There is a place where those in authority speak and it is in that place that we do well to approach them and the decisions they make as right. We have to come believing that their ‘weights and measures’ are honest and what they are selling fair.
- Leadership by authority, or people who by virtue of insight or experience know more than the rest of us. Of course, the basis of authority may be simple military power, or savage repression, but even in these cases the authority generally touts his or her vision, intelligence, or judgment.
Aristotle (384–322 BCE) is one of the great philosophers of ancient Greece’s golden age who, like his teacher Plato, helped define the discipline of philosophy in Western civilization. Aristotle lived in Athens where he founded a school called the Lyceum, and for a time tutored Alexander the Great. The selections below are from the beginning portions of his book Politics, where he argues that society is grounded in a distinction between natural rulers and natural subjects. The state, Aristotle argues, is prior to the individual, since people who live in isolation are savages and do not have the bonds of justice that come with living in society. The household is the foundational component of society and it consists of three ruler-subject relationships: master-slave, husband-wife, and father-child. Some people are naturally born masters and others slaves, depending on their mental superiority or inferiority, where the slave is designed for labor and the master for giving orders. For Aristotle, such natural slavery is both useful and morally justifiable. However, mere “slavery by law” where people are captured in war and enslaved, is neither useful or justifiable. Just as the master-slave relation is based on differing mental abilities, the same is with the husband-wife and father-child relationships. While slaves have no mental capacity to make deliberative judgments, women have that capacity without authority, and children have that capacity only in an immature condition. All members of the household have moral virtues, but those virtues differ based on household members’ role. The man has the virtues of temperance and courage in commanding, while the woman has the virtues of temperance and courage in obeying. The slave has the virtue of self-control in fulfilling his duty. Aristotle continues by discussing the various forms of government—those ruled by one, a few, and many people. In all of these forms, he argues they become perverted when the rulers seek their own gain, rather than that of the governed. Justice, in all forms of government, is connected the idea of equality, but the challenge is determining which qualities (e.g., wealth) are relevant for determining a person’s equality or inequality. Ultimately, he argues, the idea of equality is relative to the advantage of the state, and the common good of the citizens.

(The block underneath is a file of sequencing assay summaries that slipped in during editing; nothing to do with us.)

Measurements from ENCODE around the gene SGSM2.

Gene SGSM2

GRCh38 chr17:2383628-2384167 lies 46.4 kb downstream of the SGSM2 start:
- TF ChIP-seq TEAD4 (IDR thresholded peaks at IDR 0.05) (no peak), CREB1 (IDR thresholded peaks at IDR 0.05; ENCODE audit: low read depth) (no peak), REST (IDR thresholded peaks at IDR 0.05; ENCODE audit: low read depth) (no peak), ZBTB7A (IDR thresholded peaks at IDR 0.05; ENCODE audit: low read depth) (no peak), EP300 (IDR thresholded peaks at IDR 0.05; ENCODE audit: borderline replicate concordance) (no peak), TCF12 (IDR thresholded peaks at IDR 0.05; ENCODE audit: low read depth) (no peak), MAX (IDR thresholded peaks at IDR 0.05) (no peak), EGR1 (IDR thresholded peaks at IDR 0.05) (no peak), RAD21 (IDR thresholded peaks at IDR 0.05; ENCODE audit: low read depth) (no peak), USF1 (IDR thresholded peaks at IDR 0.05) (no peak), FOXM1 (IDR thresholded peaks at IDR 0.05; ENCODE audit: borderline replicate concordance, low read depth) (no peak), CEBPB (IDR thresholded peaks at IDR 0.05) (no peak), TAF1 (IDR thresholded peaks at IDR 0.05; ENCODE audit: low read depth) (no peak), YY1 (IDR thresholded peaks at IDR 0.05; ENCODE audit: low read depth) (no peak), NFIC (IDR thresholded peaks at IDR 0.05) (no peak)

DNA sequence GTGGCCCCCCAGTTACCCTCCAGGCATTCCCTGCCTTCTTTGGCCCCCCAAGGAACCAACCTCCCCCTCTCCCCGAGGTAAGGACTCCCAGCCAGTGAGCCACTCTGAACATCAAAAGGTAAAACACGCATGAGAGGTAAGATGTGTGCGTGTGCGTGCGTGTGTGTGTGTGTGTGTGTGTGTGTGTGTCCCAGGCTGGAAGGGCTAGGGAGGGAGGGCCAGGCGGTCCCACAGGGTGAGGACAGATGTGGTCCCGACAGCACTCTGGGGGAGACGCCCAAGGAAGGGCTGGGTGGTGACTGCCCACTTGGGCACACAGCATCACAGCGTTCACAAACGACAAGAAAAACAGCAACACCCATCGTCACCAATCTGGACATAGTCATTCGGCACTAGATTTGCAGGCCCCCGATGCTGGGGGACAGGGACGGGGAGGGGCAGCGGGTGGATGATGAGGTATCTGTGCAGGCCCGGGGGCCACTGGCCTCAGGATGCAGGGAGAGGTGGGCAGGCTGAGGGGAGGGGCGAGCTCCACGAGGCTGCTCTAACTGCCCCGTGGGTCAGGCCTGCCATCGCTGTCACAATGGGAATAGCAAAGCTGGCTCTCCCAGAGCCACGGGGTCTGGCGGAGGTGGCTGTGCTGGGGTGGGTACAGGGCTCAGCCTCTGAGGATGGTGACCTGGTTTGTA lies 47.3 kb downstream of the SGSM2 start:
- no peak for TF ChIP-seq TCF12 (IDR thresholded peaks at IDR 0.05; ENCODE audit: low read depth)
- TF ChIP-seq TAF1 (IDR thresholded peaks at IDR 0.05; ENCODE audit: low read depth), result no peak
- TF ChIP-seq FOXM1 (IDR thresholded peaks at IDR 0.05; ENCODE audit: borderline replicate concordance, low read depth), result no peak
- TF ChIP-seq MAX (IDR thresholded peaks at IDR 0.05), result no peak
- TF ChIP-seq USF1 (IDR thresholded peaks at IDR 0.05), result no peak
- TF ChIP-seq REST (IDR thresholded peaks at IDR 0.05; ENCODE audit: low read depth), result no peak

It has always been thus: in every culture, children want the objects of grown up desire. And so, the little shiny screens pass into playpen and cribs and then to the playground. Phones, pads, tablets, computers take the place of building blocks and modeling clay and books and dolls. The screens are interactive, scintillating, quite beautiful. They support an infinite array of simulations and worlds. Beyond interactivity, they offer connection with others. Of course, they are marketed as not just fun, but as objects of artistic creation and educational worth. They may be all of these. What we know is that they are deeply compelling.
The screens make children three magical promises that seem like gifts from the fairies. You will always be heard. You can put your attention wherever you want it to be. And you will never have to be alone. From the youngest age there is a social media account that will welcome you. From the youngest age, there is a place where you can be an authority, even an authority who can berate and bully. And there is never, ever a moment when you have to quiet yourself and listen only to your inner voice. You can always find other voices.